Estradiol cypionate/testosterone cypionate

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Estradiol cypionate /
testosterone cypionate
Estradiol 17 beta-cypionate.svg
Testosterone cypionate.svg
Combination of
Estradiol cypionateEstrogen
Testosterone cypionateAndrogen; Anabolic steroid
Clinical data
Trade namesDepo-Testadiol, Femovirin, depAndrogyn, others
Other namesEC/TC
Routes of
administration
Intramuscular injection
Identifiers
CAS Number

Estradiol cypionate/testosterone cypionate (EC/TC), sold under the brand names Depo-Testadiol and Femovirin among others, is an injectable combination medication of estradiol cypionate (EC), an estrogen, and testosterone cypionate (TC), an androgen/anabolic steroid, which is used in menopausal hormone therapy for women.[1] It is specifically indicated for the treatment of moderate-to-severe vasomotor symptoms (i.e., hot flashes), but can also be used for other estrogen indications in women.[1] The medication has also been used to suppress lactation in postpartum women.[2]

Depo-Testadiol was provided in the form of 10 mL vials containing 2 mg/mL EC and 50 mg/mL TC in an oil solution and was administered by intramuscular injection once every 4 weeks.[1] Conversely, Femovirin was provided in the form of 1 mL ampoules containing 3.5 mg/mL EC (2.4 mg/mL free estradiol) and 90 mg/mL TC (62.9 mg/mL free testosterone) in an oil solution and was administered by intramuscular injection once every 4 to 6 weeks.[3][4][5][6][7] The elimination half-life of EC in oil by intramuscular injection is approximately 5 days, while the elimination half-life of TC in oil by intramuscular injection is approximately 8 days.[1] EC/TP reportedly has a duration of about 21 days.[8]

EC/TC likely poses a considerably increased risk of endometrial hyperplasia and cancer in women with intact uteruses (i.e., women who are not hysterectomized) if it is not combined with a progestogen.[1] This is due to the EC component.[1] The concomitant use of a progestogen will abolish such risks.[1] The medication can also cause masculinization, such as acne, deepened voice, hirsutism, and increased sex drive, due to its TC component.[1] Some of these masculinizing symptoms, such as voice deepening, can be irreversible.[1]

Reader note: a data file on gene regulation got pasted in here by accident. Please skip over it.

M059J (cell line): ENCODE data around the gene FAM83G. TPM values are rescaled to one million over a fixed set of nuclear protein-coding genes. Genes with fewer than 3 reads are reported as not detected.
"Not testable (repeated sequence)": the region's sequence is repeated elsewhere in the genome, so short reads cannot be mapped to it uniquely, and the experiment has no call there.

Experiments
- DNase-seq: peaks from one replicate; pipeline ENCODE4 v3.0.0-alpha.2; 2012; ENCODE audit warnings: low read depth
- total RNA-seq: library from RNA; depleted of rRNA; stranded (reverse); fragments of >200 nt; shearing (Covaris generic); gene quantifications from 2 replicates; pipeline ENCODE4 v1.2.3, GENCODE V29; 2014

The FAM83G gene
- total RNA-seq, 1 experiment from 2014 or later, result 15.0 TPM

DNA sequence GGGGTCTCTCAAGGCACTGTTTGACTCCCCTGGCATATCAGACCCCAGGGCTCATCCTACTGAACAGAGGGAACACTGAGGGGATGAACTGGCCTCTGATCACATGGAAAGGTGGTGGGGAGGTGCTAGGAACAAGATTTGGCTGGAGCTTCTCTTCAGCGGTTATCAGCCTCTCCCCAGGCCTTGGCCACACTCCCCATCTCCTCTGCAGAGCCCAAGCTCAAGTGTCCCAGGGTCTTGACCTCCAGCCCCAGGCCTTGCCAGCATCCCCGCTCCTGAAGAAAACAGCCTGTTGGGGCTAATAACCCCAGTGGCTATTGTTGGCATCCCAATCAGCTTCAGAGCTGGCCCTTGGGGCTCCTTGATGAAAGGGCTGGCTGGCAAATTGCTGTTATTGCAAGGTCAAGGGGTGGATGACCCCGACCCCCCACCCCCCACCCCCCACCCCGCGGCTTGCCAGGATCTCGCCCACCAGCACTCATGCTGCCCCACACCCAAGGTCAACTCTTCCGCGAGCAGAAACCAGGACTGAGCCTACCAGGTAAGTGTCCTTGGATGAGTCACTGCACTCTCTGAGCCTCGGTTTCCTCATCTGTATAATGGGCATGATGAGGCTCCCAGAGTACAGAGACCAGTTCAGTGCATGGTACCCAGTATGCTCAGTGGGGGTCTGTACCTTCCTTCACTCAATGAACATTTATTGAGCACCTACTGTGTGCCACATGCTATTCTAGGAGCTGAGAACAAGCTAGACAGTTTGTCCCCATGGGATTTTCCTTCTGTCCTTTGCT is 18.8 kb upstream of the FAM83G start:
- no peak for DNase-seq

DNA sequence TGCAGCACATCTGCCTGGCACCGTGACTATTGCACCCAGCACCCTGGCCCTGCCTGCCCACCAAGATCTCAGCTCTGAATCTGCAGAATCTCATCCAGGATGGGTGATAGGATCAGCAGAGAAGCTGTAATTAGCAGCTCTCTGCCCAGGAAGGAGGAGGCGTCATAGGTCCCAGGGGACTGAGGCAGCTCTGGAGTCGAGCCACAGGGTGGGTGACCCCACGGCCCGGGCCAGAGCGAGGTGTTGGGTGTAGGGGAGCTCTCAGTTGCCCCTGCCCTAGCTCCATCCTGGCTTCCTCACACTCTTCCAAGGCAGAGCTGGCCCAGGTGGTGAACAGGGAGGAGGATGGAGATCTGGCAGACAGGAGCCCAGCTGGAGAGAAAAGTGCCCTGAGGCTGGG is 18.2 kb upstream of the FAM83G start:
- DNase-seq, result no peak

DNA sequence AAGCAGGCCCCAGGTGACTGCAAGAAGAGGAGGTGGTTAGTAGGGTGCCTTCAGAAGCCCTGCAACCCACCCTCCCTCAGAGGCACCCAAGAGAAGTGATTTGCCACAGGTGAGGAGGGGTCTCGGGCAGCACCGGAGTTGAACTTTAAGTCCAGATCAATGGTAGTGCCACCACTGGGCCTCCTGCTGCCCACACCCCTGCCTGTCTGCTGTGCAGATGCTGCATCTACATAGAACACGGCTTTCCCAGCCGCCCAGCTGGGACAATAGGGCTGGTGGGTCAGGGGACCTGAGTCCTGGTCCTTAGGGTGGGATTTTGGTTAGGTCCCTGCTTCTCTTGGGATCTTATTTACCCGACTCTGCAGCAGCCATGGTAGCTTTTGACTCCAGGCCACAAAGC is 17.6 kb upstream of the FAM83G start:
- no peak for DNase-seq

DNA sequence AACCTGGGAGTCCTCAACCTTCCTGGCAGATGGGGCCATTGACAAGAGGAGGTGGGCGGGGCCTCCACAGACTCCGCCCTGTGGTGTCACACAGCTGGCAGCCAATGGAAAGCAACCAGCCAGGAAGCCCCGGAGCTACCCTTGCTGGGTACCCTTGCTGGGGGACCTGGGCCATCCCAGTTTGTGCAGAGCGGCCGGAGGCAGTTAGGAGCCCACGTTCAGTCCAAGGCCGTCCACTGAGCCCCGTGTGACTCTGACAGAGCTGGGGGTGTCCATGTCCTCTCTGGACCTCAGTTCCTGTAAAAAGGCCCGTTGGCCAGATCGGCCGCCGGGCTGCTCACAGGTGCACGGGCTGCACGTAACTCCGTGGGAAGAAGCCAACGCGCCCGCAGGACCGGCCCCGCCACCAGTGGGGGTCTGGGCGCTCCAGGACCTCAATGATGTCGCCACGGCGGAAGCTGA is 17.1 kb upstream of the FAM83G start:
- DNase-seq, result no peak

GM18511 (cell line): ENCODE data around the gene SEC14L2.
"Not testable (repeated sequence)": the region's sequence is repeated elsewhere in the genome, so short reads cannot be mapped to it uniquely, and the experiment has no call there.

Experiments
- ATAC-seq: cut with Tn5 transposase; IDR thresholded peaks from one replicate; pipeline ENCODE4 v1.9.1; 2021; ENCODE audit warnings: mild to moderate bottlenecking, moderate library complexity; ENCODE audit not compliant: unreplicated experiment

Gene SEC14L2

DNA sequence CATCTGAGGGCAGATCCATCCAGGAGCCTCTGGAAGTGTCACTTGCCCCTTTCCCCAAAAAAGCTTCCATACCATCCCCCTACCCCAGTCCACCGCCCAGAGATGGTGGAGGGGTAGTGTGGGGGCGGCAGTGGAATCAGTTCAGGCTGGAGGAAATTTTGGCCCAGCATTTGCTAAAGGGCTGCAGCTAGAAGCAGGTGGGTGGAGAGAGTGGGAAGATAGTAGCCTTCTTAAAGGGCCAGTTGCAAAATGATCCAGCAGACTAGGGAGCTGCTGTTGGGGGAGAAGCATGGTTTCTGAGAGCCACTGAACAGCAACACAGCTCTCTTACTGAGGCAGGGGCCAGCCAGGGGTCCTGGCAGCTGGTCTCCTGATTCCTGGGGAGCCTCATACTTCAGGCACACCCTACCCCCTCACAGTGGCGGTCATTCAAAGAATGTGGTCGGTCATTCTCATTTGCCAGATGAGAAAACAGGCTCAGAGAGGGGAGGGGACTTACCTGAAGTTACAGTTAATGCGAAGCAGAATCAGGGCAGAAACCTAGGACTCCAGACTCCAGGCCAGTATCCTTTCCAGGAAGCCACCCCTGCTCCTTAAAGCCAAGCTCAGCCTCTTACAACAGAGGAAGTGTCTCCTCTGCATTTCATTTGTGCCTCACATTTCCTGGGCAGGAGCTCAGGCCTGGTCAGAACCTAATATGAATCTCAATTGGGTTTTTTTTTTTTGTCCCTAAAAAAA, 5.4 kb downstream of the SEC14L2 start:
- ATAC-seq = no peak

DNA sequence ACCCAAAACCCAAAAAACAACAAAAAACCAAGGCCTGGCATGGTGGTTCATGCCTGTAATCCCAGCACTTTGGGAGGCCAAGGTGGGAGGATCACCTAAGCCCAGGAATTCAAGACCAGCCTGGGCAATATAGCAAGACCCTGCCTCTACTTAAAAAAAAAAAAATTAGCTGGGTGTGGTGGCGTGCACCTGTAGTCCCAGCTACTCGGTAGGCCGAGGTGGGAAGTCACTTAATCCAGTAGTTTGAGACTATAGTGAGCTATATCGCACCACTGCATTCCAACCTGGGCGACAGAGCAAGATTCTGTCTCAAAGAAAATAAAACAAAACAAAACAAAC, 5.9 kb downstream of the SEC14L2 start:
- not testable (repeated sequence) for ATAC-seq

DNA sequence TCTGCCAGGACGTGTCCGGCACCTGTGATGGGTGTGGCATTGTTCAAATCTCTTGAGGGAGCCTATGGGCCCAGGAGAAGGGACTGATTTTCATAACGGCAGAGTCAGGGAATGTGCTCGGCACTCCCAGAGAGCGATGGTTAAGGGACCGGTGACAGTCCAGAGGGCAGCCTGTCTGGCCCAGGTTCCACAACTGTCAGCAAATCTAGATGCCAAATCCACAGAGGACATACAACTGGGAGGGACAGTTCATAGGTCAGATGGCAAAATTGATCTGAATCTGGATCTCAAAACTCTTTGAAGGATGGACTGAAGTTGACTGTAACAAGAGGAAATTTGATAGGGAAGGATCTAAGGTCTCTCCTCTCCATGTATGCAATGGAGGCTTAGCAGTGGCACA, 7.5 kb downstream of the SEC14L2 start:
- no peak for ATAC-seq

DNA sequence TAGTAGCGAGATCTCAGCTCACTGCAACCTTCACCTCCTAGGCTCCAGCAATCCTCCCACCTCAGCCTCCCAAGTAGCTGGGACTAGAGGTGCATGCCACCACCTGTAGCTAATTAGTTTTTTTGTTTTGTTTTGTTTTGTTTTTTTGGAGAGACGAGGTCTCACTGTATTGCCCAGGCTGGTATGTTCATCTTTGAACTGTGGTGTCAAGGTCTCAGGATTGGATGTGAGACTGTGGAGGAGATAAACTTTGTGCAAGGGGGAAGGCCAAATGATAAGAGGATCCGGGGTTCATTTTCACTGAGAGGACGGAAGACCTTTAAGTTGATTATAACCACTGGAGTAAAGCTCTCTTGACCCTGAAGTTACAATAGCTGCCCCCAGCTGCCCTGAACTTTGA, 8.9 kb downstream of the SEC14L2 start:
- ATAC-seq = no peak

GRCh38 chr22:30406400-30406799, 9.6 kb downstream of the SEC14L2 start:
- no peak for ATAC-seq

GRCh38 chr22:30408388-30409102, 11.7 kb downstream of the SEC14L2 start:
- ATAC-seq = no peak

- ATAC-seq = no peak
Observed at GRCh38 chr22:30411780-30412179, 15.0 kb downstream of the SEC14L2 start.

Depo-Testadiol was introduced for medical use in 1954,[9] while Femovirin was introduced for medical use in 1956.[10] An oral tablet product with the same brand name of Femovirin, containing ethinylestradiol and methyltestosterone, was marketed in 1958, and should not be confused with the injectable Femovirin.[11][4] Depo-Testadiol was discontinued in the United States by 2013.[12] Both Depo-Testadiol and Femovirin have been discontinued in most other countries, but formulations of EC/TC under other brand names continue to be marketed in Taiwan.[13][14][15]

Androgen replacement therapy formulations and dosages used in women
Route Medication Major brand names Form Dosage
Oral Testosterone undecanoate Andriol, Jatenzo Capsule 40–80 mg 1x/1–2 days
Methyltestosterone Metandren, Estratest Tablet 0.5–10 mg/day
Fluoxymesterone Halotestin Tablet 1–2.5 mg 1x/1–2 days
Normethandronea Ginecoside Tablet 5 mg/day
Tibolone Livial Tablet 1.25–2.5 mg/day
Prasterone (DHEA)b Tablet 10–100 mg/day
Sublingual Methyltestosterone Metandren Tablet 0.25 mg/day
Transdermal Testosterone Intrinsa Patch 150–300 μg/day
AndroGel Gel, cream 1–10 mg/day
Vaginal Prasterone (DHEA) Intrarosa Insert 6.5 mg/day
Injection Testosterone propionatea Testoviron Oil solution 25 mg 1x/1–2 weeks
Testosterone enanthate Delatestryl, Primodian Depot Oil solution 25–100 mg 1x/4–6 weeks